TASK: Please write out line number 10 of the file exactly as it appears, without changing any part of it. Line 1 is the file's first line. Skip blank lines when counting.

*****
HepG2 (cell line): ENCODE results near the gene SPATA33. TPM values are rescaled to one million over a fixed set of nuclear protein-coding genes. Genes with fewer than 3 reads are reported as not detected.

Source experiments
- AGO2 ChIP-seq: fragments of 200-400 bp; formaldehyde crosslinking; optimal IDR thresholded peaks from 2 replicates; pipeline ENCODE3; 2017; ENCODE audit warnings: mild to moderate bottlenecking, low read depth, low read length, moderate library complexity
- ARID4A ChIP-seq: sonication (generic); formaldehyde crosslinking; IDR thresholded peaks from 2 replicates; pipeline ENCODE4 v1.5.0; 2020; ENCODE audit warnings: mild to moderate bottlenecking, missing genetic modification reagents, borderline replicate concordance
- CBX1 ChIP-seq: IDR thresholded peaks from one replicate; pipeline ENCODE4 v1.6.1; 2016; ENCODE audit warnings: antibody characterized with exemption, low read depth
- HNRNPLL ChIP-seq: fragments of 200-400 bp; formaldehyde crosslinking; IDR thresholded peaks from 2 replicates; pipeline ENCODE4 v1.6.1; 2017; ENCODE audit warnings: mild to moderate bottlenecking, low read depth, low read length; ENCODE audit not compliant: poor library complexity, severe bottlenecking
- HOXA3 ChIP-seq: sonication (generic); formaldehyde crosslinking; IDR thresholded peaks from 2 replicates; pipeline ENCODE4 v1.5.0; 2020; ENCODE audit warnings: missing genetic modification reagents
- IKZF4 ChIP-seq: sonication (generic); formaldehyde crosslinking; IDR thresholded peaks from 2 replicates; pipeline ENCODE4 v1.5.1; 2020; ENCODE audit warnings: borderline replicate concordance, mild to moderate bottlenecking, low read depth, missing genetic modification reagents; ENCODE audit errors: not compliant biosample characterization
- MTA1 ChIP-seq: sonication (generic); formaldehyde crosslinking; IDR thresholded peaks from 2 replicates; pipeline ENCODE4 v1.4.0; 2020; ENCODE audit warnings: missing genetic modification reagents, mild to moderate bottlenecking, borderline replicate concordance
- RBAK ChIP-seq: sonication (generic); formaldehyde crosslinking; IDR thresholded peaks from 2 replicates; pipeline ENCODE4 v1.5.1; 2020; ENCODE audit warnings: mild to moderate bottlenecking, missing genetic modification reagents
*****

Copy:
- RBAK ChIP-seq: sonication (generic); formaldehyde crosslinking; IDR thresholded peaks from 2 replicates; pipeline ENCODE4 v1.5.1; 2020; ENCODE audit warnings: mild to moderate bottlenecking, missing genetic modification reagents